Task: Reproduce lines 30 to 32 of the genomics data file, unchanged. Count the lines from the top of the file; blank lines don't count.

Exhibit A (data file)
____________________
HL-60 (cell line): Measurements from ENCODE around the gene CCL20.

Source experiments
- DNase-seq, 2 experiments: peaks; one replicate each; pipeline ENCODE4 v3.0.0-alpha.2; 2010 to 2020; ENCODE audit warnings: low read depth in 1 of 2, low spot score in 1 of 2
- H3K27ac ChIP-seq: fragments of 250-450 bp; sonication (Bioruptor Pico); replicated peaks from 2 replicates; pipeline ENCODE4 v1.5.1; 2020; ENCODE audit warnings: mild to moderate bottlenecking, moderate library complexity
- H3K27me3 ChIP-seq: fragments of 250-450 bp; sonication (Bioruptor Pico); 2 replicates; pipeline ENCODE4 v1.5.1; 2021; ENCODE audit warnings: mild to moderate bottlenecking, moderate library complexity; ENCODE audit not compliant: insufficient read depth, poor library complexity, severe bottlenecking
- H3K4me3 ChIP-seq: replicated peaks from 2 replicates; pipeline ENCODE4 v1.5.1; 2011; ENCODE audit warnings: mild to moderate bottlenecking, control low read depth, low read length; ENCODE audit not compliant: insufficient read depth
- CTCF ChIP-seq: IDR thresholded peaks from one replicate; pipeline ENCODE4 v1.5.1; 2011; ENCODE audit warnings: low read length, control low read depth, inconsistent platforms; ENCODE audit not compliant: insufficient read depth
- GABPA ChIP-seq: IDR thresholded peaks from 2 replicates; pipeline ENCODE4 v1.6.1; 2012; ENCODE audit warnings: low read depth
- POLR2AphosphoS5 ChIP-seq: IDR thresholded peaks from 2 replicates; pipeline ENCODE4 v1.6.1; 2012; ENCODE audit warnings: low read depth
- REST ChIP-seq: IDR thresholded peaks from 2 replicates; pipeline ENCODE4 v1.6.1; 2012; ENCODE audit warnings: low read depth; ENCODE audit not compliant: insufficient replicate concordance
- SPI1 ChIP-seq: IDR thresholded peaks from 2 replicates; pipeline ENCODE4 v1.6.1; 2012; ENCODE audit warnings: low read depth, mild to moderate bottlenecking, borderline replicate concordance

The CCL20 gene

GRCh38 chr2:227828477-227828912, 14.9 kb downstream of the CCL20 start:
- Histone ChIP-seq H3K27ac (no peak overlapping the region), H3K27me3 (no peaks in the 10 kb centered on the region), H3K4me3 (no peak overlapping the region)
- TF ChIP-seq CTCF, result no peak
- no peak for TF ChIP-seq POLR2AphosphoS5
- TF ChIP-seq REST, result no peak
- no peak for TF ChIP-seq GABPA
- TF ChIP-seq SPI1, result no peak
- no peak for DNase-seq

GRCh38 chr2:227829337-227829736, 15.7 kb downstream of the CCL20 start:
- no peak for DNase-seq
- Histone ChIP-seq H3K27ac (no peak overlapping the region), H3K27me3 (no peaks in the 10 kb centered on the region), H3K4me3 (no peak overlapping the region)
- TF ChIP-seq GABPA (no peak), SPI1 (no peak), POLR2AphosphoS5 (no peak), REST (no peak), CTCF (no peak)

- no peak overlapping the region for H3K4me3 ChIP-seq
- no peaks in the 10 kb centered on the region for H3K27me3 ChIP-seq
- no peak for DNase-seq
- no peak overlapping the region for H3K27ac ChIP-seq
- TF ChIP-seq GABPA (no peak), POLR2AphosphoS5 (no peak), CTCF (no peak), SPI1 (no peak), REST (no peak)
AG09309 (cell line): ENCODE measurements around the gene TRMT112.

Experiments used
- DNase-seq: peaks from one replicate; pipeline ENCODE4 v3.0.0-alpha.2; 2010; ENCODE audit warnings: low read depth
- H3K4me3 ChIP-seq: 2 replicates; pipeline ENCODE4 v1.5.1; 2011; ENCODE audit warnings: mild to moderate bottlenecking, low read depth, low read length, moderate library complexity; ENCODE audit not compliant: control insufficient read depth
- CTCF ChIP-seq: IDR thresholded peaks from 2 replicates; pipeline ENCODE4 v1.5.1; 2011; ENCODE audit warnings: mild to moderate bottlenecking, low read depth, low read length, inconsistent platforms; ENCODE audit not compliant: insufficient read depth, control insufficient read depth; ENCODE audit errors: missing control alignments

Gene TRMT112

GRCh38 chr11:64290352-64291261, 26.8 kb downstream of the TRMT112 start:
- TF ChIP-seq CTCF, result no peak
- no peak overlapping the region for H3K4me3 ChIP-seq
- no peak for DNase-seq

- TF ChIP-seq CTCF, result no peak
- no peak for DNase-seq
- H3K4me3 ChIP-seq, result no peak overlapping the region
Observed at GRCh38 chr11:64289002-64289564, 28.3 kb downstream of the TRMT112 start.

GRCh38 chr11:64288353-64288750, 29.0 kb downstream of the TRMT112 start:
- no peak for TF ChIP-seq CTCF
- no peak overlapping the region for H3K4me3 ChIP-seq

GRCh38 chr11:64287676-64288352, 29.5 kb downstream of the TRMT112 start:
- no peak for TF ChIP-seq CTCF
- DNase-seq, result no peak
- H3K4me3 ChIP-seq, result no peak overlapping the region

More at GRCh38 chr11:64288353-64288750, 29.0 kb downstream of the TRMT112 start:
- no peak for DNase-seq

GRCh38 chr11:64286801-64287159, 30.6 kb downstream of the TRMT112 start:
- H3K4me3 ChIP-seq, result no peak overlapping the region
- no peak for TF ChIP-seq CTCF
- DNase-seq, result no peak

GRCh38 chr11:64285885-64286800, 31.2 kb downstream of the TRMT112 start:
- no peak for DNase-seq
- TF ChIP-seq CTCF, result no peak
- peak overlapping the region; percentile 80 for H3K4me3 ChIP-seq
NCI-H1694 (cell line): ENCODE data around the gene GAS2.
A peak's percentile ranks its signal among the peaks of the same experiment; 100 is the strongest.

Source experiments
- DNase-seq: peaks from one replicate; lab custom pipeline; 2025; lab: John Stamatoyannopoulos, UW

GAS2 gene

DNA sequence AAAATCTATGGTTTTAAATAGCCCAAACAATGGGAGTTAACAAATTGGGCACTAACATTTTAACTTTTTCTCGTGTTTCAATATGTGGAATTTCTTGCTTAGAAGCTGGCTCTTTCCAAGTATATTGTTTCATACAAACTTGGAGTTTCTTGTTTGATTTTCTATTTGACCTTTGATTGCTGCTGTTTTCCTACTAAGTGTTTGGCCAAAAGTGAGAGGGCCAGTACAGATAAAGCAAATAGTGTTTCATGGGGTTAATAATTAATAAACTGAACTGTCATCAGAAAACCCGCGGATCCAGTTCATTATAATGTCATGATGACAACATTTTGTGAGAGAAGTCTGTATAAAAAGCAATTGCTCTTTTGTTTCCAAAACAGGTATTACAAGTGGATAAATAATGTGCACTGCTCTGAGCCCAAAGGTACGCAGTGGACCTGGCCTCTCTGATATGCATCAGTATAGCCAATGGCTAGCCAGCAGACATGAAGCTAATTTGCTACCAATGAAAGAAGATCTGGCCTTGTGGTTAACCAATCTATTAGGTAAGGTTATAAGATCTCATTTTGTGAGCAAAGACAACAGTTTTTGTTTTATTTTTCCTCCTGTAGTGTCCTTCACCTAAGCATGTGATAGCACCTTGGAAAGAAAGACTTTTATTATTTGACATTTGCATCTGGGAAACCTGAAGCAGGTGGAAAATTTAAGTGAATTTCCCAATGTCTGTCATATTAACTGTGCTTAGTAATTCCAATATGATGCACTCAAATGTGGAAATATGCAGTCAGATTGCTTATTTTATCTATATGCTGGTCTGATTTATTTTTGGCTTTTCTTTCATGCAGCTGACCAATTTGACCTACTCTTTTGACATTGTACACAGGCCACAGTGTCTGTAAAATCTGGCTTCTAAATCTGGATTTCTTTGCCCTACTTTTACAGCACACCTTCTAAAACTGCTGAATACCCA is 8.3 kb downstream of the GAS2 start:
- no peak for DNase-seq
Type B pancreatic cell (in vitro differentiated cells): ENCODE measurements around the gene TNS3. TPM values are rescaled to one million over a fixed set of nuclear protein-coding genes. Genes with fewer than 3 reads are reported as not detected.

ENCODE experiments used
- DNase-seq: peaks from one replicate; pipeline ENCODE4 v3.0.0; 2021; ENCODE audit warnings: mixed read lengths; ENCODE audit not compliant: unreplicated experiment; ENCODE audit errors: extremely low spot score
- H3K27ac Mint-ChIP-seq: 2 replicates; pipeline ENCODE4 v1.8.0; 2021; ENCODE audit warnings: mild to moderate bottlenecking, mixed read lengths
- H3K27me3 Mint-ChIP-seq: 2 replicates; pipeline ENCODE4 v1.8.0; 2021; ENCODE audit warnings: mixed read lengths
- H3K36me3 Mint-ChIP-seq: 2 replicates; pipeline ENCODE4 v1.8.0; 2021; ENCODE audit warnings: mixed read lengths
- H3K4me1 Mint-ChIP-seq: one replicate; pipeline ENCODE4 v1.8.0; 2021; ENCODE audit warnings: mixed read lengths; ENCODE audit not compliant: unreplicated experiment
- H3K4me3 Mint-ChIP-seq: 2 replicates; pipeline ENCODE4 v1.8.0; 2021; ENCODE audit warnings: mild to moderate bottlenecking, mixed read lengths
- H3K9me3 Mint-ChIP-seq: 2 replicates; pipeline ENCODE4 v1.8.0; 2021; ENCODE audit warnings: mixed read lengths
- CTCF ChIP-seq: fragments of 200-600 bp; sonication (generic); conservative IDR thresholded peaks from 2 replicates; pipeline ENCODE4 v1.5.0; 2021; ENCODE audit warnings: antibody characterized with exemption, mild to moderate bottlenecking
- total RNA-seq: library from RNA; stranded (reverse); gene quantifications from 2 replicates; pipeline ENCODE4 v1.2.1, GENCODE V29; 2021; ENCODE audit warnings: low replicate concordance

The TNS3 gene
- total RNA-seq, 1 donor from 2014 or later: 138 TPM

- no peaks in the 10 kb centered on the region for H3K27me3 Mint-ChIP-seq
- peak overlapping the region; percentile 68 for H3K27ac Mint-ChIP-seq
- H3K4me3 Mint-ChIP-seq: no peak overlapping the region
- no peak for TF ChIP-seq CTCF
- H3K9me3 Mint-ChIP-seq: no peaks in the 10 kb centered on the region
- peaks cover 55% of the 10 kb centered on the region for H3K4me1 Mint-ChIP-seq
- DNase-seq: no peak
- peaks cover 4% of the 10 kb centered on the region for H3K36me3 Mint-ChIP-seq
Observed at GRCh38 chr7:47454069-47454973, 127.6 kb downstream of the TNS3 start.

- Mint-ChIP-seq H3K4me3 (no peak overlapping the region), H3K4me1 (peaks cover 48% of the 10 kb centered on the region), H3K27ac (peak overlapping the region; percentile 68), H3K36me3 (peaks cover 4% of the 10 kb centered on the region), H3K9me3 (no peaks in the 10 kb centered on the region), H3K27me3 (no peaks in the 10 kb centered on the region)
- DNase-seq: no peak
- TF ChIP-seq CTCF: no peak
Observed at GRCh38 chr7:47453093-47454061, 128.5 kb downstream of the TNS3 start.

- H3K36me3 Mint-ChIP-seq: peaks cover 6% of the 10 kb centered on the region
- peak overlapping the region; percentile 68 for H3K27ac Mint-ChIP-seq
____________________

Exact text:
AG09309 (cell line): ENCODE measurements around the gene TRMT112.

Experiments used
- DNase-seq: peaks from one replicate; pipeline ENCODE4 v3.0.0-alpha.2; 2010; ENCODE audit warnings: low read depth